Gisela Schober/Getty Images
Gisela Schober/Getty Images
Curling hair is a beauty no-brainer, right? Just wrap a section of strands around a hot tool, wait a few seconds then watch as beautiful spirals appear. Unfortunately, the magic doesn't always happen. There are some who just can't seem to wield their way to red-carpet-worthy waves…or any at all.
In fact, you may be missing a step or two. Here are seven common mistakes celeb hairstylists see even the most adept hair curler doing.
Heat Protectant Protocol: Hot tools can quickly lead to hair damage for the obvious slow burn it does to your strands. It may not have noticeable results but always do this step! In need of a suggestion? "Unite 7Seconds Condition—it detangles the hair but also acts as a heat protectant. It has UV-A and UV-B protection in it, and you can use it when your hair is wet," recommended hairstylist Denise Madrigal of Nine Zero One Salon. When your hair is already dry, the pro recommended Unite 7Seconds Glossing. "It's kind of like a shining mist but it also protects your hair from heat." And remember: Never hold on heat for more than 10 seconds, and that's if you have hair that hardly holds a curl.
For the Directionally Challenged: Don't know when to twist in or out? It doesn't really matter unless you're curling the hair close to your face. "It's a really big pet peeve of mine when I see curls that are going toward the face," said hair pro Scott King. "From the temples and above, curl away from your face—it opens up your face."
For the hair not as close to your face, try mixing it up. "I like to personally curl hair in alternating directions—that way the curls will break up instead of becoming one big curl. It creates separation between the curls," added Denise. "I usually hold the iron vertically, never horizontally—because that's going to give you a tighter curl."
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Sectioning Gives Structure: If you want salon-quality curls, you need to section off layers to guarantee you get all the strands.
"Clip away the top layers, and start from the bottom of your hair and go up," said Denise. "If you start from the top, you can get lost and miss hair."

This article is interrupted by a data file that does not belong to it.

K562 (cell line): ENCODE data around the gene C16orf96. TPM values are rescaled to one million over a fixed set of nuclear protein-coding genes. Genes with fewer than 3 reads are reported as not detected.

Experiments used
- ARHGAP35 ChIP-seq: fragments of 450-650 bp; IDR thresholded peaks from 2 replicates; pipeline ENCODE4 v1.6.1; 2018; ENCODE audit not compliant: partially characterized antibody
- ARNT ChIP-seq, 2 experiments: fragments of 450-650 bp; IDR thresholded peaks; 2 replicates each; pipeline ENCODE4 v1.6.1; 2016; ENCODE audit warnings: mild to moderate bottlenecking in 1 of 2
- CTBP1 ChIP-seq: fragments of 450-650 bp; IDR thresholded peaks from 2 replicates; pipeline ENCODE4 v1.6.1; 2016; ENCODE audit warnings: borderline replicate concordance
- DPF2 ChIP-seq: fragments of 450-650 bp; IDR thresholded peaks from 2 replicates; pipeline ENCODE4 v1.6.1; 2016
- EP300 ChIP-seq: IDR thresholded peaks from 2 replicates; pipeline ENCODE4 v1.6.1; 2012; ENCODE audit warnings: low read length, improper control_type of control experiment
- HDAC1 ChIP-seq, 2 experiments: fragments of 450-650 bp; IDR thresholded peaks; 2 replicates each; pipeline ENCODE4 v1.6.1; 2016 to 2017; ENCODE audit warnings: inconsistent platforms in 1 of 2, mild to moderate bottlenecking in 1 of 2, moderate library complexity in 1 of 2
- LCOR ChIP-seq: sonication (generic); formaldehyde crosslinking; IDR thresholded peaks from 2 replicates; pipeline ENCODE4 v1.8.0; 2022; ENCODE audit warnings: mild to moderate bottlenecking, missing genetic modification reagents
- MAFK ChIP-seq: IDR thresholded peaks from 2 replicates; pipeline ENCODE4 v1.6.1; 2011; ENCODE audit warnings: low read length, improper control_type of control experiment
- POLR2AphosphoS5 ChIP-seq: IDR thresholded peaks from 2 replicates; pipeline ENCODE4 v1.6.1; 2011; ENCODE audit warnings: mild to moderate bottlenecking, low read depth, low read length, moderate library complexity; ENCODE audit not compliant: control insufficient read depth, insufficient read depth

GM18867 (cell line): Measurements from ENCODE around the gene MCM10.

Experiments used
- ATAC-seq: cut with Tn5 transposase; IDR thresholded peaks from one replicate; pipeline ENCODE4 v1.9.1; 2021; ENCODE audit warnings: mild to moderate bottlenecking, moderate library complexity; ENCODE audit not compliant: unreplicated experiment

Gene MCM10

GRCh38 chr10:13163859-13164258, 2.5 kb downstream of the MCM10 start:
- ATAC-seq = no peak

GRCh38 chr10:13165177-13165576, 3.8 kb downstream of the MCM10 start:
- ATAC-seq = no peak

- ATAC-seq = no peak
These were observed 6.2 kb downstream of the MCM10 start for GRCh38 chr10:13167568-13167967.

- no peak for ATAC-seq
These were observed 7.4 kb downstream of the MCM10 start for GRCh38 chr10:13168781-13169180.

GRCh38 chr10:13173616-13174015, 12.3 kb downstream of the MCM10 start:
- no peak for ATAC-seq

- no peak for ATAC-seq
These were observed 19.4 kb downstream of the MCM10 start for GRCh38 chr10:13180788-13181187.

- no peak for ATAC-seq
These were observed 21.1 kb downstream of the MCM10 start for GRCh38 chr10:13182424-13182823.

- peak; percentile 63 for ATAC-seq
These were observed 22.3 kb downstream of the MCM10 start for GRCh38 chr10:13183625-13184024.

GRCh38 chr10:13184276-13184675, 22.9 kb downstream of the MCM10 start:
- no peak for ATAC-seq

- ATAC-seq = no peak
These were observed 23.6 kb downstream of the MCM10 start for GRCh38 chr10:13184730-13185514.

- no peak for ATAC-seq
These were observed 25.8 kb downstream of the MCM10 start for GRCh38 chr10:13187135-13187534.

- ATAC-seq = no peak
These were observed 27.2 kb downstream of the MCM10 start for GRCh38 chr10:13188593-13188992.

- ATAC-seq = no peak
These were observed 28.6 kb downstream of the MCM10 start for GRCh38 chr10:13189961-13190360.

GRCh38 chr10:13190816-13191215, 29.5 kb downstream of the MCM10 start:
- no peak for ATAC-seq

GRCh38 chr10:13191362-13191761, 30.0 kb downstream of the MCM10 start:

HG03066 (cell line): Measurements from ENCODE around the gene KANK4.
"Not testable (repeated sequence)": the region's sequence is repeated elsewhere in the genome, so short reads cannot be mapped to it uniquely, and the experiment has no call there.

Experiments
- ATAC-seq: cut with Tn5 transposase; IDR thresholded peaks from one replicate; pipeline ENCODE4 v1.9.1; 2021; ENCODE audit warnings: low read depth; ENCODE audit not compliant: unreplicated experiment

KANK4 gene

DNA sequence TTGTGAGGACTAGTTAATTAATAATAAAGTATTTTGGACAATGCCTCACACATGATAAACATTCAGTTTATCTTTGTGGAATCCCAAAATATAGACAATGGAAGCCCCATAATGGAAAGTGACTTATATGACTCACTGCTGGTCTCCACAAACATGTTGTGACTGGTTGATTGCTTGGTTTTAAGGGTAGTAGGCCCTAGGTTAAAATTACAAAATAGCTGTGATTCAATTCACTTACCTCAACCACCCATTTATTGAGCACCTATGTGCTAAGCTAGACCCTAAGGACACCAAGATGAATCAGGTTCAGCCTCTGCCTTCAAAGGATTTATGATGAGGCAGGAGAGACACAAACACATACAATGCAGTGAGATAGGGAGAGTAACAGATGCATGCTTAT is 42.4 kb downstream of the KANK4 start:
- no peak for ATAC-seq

"If you want more of a structured look, definitely do about one-to-two-inch sections," added Scott.
Size Matters: "If your hair is shorter, use a smaller barrel," noted Scott. "And if your hair is longer or medium length, use a one-inch or above-sized barrel if you want more of a wavy look."
Going Straight: To curl the ends or not to curl the ends—that is the question. Recent hair trends say straight ends are more modern, but it's a matter of preference. "If I want hair to look more polished I will [curl the ends], but if I want it to look more bedhead-y, beachy or textured, I'll keep the ends straight. Sometimes, you can even go over the ends with a flat-iron," advised Scott.
Brushing Is Sometimes Bad: Your hair won't set until it's cooled down, meaning if you brush your hair right after curling it, it will straighten out most of the curls. "I don't really brush hair if I want more of a beachy bend—I just rake my fingers through it," said Scott. If your curls are tighter than you like (read: ringlet status), you can gently pull at those strands before the hair cools down completely.
Limit the Hairspray Use: "I've seen my girlfriends put a ton of hairspray on before curling, so you hear that sizzle—you don't want that at all," urged Scott. "I personally don't like using hairspray until the very end. I actually don't use it if I don't have to. I use a texturizing spray (obsessed with Oribe Dry Texturizing Spray) or dry shampoo and if you have flyaways or your hair doesn't hold a curl that well, put on a hairspray after that." The pro also suggested Ouai's Matte Pomade to rough up the hair and tame flyaways.
So, are you guilty of any of these missteps?